Treatments and procedures

For information about a range of treatments, procedures and operations such as having tonsils and adenoids removed, grommets inserted, and anaesthetic. If your child is having a procedure, you might also find the section Coping with treatment and hospital useful. 

A young child in a hospital bed having treatment

When your child has a general anaesthetic, they are given medicine to make them unaware and unconscious. You have an important role in preparing your child for their anaesthetic so that their experience is as positive and non-frightening as possible.

Hyperbaric oxygen therapy for children with cerebral palsy is unproven and has potential hazards - we do not recommend it.

Stem cell treatment for children with cerebral palsy has potential hazards - we do not recommend it unless the treatment is part of a clinical trial approved by an ethics committee and by clinical trial regulators.

Circumcision is the operation to remove the foreskin. Circumcision is not risk free - parents and caregivers should be informed of potential risks as well as potential benefits when considering circumcision.

Continuous positive airway pressure (CPAP) is a treatment for obstructive sleep apnoea.

A drip is a short, small plastic tube that is put into your child's vein using a needle. The plastic tube is then left in so that fluids and medicines can be given directly into the blood via the vein.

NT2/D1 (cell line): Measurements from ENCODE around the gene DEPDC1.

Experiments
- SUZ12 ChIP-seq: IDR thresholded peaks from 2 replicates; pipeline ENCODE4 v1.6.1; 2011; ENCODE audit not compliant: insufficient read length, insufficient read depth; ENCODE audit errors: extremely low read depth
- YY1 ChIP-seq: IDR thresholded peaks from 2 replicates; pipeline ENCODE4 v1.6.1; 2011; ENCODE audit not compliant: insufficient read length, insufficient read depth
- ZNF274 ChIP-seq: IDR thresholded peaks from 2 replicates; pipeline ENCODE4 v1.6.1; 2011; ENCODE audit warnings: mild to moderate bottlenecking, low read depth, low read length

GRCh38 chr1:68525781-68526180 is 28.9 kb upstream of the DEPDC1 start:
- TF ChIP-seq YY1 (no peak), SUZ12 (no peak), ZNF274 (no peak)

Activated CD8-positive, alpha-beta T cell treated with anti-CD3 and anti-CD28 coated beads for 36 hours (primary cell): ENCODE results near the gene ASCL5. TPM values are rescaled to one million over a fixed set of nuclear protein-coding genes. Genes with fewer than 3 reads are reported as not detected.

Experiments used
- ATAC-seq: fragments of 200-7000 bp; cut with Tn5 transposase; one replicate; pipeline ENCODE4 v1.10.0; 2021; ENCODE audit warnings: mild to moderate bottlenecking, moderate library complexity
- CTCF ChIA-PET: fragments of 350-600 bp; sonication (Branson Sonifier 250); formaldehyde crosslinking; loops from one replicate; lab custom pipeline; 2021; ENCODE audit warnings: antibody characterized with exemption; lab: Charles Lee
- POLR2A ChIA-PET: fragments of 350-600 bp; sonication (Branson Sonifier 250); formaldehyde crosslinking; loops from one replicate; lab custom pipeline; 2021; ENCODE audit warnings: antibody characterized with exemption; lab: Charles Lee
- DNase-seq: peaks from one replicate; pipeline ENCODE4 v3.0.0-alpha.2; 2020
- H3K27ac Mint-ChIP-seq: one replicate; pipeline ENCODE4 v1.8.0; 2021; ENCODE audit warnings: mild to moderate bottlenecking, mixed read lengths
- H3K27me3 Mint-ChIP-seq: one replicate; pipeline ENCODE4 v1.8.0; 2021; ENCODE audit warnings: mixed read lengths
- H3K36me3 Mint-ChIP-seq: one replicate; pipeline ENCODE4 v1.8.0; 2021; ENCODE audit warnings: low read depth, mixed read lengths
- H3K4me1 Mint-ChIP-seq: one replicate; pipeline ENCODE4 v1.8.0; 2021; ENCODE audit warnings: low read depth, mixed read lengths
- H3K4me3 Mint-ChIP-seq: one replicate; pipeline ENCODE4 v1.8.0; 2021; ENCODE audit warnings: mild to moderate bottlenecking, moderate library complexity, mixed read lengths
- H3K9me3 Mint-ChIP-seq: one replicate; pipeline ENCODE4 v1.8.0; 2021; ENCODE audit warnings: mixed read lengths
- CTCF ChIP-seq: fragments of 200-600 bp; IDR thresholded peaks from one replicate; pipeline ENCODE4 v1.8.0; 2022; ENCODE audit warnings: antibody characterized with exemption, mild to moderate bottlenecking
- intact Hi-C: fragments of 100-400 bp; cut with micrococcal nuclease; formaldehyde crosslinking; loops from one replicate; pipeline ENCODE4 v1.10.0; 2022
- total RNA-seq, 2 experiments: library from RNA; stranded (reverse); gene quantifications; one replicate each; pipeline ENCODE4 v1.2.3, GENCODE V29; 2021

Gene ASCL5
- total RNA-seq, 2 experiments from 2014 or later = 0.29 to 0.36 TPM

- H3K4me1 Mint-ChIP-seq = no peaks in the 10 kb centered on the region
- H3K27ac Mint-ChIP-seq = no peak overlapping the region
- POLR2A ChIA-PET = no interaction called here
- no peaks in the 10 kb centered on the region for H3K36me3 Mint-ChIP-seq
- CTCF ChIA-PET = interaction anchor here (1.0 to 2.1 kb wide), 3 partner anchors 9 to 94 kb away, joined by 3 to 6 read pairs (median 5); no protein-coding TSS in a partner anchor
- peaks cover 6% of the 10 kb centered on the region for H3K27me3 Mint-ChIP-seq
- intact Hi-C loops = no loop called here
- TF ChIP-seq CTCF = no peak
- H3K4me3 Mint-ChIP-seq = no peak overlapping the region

An epidural is a very effective method of pain control used both during and after major surgery to the chest, tummy and legs.

Grommets may be recommended if your child has glue ear that won't clear up, or frequent ear infections.

PCA stands for patient controlled analgesia. A PCA pump is a device that allows your child to give themselves a pre-set amount of pain medicine (usually morphine), as needed, by pressing a hand-held button.

Plasters (also called casts or plaster casts) and splints allow the broken bone time to rest and heal.

Plasters (also called casts or plaster casts) and splints allow the fracture time to rest and heal.

If you think your child has been poisoned, call the New Zealand National Poisons Centre immediately on 0800 POISON (0800 764 766). Do not try to make your child vomit or give food or liquid until you have been given advice.

A tonsillectomy is an operation to remove the tonsils. An adenotonsillectomy is an operation to remove both the adenoids and tonsils.

Tube feeding generally involves delivering a liquid feed through the nose (nasal tube) or stomach (gastrostomy tube). Tube feeding helps your child to meet their nutritional needs when they are not able to eat or drink enough by mouth.